Facebook Ads for Authors (Simple Guide!)

With nearly 3 billion monthly users, Facebook is still the largest social media channel in the world. The platform is a popular choice for authors looking to build their brand and promote their work. And, when used just right, Facebook book ads can generate a significant amount of sales. To help you get started, here’s your super simple guide on how to use Facebook ads for authors.

This guide goes over:

What Are Facebook Book Ads

Facebook book ads give authors and publishers a range of targeting choices to put their content in front of the right audience. Unlike organic Facebook posts, Facebook ads are paid for. Facebook users will see your ads in a variety of areas, such as their newsfeed, messenger, and Instagram (Facebook owns Instagram). You can choose where you want your ads to appear when setting up Facebook advertising campaigns under the Facebook Ads Manager dashboard.

As an indie, you have to not only self-publish but promote. Advertising your book can get you the exposure you need. You can, for example, run Facebook ebook ads that funnel your audience to your book page on Amazon. The best thing about these ads is that you don’t need an enormous budget – you can start running and testing ebook ads on Facebook for as low as $1 a day.

What to Do Before Getting Started: 3 Things

Before setting up your book ads on Facebook, there are three basic items or prerequisites to take care of. This prep work is about laying a solid foundation to ensure your best performance throughout your book marketing plan.

1. Set up an author page

You can technically run Facebook ads for books without having a Facebook business page. But I recommend setting one up. It’d make sense to have an author page up on the platform you’ll be running ads on. In general, for your author brand, you want to maintain an online presence with at least one social media channel.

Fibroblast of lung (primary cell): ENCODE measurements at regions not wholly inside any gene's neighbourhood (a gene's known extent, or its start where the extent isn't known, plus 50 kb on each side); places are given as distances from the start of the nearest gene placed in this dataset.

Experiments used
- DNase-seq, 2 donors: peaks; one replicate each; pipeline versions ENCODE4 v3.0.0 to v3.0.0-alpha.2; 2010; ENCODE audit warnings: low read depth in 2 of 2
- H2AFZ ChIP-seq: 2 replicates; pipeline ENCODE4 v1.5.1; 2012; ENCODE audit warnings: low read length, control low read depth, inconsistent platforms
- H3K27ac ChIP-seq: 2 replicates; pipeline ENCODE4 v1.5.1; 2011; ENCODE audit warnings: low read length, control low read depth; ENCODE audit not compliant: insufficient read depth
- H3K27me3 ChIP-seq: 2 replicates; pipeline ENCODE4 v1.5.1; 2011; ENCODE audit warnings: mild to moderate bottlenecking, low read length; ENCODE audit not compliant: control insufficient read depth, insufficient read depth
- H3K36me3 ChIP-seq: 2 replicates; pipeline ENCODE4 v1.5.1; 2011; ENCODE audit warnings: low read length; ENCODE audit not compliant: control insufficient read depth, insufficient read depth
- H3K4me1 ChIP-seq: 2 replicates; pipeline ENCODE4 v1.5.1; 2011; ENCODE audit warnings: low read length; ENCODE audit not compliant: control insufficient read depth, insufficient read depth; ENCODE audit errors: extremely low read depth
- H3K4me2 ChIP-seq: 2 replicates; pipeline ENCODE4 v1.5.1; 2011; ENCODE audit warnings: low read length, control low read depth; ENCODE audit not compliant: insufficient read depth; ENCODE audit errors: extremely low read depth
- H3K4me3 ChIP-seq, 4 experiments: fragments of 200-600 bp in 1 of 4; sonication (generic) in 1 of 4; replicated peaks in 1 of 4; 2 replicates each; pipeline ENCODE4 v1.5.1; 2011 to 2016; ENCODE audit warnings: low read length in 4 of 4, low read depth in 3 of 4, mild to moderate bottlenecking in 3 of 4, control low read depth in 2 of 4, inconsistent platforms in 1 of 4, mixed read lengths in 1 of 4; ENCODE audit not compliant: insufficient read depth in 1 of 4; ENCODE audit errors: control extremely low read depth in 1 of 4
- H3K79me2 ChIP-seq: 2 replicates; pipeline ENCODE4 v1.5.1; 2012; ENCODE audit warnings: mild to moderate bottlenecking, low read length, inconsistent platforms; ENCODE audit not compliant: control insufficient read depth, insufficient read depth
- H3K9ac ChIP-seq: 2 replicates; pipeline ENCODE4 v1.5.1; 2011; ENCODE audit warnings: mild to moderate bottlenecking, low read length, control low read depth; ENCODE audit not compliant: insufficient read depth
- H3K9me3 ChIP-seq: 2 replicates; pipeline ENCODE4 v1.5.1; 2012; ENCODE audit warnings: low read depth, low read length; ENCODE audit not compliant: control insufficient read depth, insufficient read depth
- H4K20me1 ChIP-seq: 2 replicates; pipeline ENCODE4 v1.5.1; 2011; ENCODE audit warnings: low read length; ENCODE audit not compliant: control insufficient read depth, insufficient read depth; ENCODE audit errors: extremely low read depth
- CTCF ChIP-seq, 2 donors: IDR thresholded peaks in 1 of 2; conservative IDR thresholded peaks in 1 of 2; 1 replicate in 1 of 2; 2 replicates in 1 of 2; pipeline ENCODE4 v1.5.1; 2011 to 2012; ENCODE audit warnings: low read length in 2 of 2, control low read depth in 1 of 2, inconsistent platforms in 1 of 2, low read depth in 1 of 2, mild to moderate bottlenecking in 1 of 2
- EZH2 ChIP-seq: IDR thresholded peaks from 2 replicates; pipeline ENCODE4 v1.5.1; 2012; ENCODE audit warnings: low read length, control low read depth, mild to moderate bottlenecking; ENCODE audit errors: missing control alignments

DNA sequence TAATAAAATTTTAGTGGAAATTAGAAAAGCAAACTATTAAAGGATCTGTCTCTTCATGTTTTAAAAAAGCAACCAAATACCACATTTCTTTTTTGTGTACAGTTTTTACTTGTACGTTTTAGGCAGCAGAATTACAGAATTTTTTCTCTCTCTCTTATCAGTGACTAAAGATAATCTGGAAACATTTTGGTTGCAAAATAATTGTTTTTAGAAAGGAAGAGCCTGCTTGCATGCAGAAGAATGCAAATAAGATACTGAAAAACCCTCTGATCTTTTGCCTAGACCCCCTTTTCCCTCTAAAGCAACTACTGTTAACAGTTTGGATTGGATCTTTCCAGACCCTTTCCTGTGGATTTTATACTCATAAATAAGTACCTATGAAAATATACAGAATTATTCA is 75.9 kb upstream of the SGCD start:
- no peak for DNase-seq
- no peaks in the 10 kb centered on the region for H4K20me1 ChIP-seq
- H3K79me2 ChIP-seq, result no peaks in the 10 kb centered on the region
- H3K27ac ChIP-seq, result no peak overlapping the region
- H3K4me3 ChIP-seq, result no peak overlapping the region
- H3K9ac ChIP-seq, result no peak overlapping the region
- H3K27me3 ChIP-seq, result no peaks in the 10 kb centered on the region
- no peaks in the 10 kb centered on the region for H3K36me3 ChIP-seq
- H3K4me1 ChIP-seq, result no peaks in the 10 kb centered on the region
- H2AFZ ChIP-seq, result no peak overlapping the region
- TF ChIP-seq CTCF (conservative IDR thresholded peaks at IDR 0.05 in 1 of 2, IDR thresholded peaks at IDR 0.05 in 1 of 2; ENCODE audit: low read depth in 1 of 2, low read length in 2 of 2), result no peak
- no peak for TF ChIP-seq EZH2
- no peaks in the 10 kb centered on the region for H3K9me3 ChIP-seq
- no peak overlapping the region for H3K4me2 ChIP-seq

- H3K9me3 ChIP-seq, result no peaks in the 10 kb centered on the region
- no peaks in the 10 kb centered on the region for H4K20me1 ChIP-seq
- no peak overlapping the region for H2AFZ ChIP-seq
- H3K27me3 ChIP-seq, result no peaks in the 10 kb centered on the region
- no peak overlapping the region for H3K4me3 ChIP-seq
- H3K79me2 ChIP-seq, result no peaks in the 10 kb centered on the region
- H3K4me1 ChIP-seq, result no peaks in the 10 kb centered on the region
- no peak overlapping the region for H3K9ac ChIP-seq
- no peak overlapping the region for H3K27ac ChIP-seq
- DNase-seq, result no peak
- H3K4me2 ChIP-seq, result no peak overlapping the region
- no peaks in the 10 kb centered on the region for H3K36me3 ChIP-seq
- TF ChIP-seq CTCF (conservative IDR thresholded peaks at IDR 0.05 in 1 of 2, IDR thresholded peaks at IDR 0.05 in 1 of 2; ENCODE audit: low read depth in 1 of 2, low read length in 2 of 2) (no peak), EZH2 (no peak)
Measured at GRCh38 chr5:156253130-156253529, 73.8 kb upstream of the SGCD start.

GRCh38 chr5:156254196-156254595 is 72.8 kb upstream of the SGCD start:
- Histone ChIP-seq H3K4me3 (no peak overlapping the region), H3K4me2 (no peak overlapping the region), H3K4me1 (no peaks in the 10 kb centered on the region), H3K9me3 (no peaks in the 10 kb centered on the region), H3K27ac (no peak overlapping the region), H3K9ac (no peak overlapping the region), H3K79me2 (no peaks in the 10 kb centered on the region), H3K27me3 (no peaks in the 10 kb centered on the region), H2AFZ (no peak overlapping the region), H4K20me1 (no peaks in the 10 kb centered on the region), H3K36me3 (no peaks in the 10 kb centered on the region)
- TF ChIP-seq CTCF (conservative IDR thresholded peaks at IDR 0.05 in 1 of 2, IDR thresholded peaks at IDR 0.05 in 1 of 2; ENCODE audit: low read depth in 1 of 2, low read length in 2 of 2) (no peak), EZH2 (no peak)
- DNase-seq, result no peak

In self-publishing, selling books happens online. When someone comes across your book, they may want to learn more about you. A social (like your Facebook author page), website, or blog page can serve as an online hub or home base for people to find and connect with you. Even if someone doesn’t buy your book from a specific ad, they can have the option to follow your page for future opportunities.

2. Land a handful of reviews

Treat book reviews as your top priority. People are less inclined to buy any kind of product online when there are zero reviews (that’s the rule of e-commerce!) You don’t want to spend your sweet time, money, and energy on advertising before acquiring at least five solid reviews. Ask your family, friends, and network to leave a review for you. Reach out to bloggers, YouTubers, and podcasters. See this list of book reviewers.

P.S. I know you’re learning about how to promote a book on Facebook, but have you heard of PublishDrive? It’s an online self-publishing platform that helps with marketing your book along with every other aspect of your gig such as distirbution, royalty reporting, and more.

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3. Have an on-target cover and description

Every person who clicks on your Facebook book ads will come across your book cover design and description. It sounds obvious, but I must stress: your cover and description are the most important selling points of your book. Your cover design should look professional and engaging. Your description should entice people by holding the strongest hooks in the very first few sentences.